As an example, the Geomatics Engineering and Geographic Information Systems (GIS) graduate program at the University of Colorado Denver (UCD) is administered through the Department of Civil Engineering, entirely online through Internet-based courseware and web-conferencing technologies. Before 2012, few classes crossed over between the individual engineering and surveying practices. With new capabilities in software and technology, integrated coursework leading to an awareness of how the specialties relate to each other is increasingly valuable.
By creating a holistic approach to geomatics education, as well as improving the process to establish credentials, higher education institutions are producing well-rounded professionals with the ability to perform services and advance scientific development in all interrelated areas.
What are Geographic Information Systems?
GIS refers to an information system used to store and manage geographic data collected in the field or gathered from other data sources, such as satellite imagery, demographics, population statistics, tax parcels, road networks, land use/land cover maps, etc.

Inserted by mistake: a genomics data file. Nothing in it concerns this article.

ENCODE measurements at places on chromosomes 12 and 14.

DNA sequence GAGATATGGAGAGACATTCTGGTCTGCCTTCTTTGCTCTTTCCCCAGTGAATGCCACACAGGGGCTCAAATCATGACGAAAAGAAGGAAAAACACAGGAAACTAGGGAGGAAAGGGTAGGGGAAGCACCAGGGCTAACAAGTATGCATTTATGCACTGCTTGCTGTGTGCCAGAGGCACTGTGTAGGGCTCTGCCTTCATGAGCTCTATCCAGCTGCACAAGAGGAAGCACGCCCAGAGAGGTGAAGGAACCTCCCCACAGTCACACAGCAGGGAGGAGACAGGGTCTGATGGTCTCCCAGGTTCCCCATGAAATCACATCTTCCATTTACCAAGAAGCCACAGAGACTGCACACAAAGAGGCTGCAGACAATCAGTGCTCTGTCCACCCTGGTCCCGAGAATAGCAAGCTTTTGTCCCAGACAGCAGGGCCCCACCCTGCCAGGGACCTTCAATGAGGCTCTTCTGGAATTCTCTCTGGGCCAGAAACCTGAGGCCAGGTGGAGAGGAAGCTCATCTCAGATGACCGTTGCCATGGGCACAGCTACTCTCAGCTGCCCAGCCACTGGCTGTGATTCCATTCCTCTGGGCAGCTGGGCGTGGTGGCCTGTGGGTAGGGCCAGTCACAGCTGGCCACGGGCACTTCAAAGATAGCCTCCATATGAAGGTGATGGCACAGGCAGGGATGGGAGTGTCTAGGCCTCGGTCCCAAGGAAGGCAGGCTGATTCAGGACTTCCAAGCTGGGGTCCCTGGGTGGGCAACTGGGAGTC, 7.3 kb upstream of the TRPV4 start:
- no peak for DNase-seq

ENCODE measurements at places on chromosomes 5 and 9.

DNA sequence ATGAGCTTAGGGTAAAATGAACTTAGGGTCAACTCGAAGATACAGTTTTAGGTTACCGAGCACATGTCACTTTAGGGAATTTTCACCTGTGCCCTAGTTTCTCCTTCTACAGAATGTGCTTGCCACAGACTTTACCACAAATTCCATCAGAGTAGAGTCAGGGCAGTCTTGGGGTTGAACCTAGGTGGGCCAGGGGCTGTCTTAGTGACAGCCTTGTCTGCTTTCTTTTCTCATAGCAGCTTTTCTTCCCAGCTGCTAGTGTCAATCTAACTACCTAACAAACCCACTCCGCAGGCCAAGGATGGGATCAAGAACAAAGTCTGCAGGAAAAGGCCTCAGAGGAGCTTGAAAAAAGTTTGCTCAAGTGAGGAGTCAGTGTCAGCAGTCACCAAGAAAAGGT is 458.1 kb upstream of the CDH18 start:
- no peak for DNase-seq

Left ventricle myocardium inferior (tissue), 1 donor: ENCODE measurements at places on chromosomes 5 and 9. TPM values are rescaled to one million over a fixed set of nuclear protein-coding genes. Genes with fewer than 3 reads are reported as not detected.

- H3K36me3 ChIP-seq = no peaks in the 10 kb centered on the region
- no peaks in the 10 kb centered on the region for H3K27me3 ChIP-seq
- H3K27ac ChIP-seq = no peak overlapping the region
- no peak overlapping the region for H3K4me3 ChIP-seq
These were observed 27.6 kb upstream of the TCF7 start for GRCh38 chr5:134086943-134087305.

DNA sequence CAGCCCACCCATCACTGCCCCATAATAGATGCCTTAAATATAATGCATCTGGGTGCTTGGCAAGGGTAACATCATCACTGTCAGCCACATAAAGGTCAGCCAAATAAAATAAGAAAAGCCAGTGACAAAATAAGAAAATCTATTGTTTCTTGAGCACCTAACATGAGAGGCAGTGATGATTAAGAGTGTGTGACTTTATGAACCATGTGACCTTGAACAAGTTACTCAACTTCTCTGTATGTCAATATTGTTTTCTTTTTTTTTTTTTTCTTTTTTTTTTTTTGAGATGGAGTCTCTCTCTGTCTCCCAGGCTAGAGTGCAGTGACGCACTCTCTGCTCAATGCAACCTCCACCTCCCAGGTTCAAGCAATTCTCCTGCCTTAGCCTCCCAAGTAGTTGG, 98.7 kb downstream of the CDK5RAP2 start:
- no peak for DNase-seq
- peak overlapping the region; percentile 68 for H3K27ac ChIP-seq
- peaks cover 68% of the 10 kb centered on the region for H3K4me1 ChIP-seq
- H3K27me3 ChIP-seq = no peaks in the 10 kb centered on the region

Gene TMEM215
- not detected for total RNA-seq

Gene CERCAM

The power of GIS lies in the ability to view and analyze multiple data layers in relation to one another. In addition, the software can be used to create more spatial data by digitizing roads, buildings and streams viewed on maps or imagery. Relational databases are useful for answering queries to extract information from the data.
For example, to select a location for a new retail store, the company may query the database to extract all areas that meet a certain criterion for population and average household income.
There is more geographic data available today than ever before, thanks to high-powered scanners, robotic total stations, large-format aerial cameras, satellites, drones, etc. Without geographic information systems, managing this large volume of data would be an impossible task, and the full value of the information could easily be overlooked.
Land surveyors use GIS to improve efficiency and facilitate project planning before they start. Reviewing zoning, road networks and environmentally sensitive areas or researching historical maps can be part of the pre-field work investigation. During a project, surveyors use GIS to monitor progress of their own data collection efforts to avoid data gaps.
The development of the first GIS in the ’60s dramatically changed how geographic data are used. By keeping data in a centralized location in a compatible format, multiple users can access the information. GIS was a breakthrough for improved management, storage and analysis of layers of geographic data and today GIS is a separate geospatial discipline focusing on hardware, software and relational databases.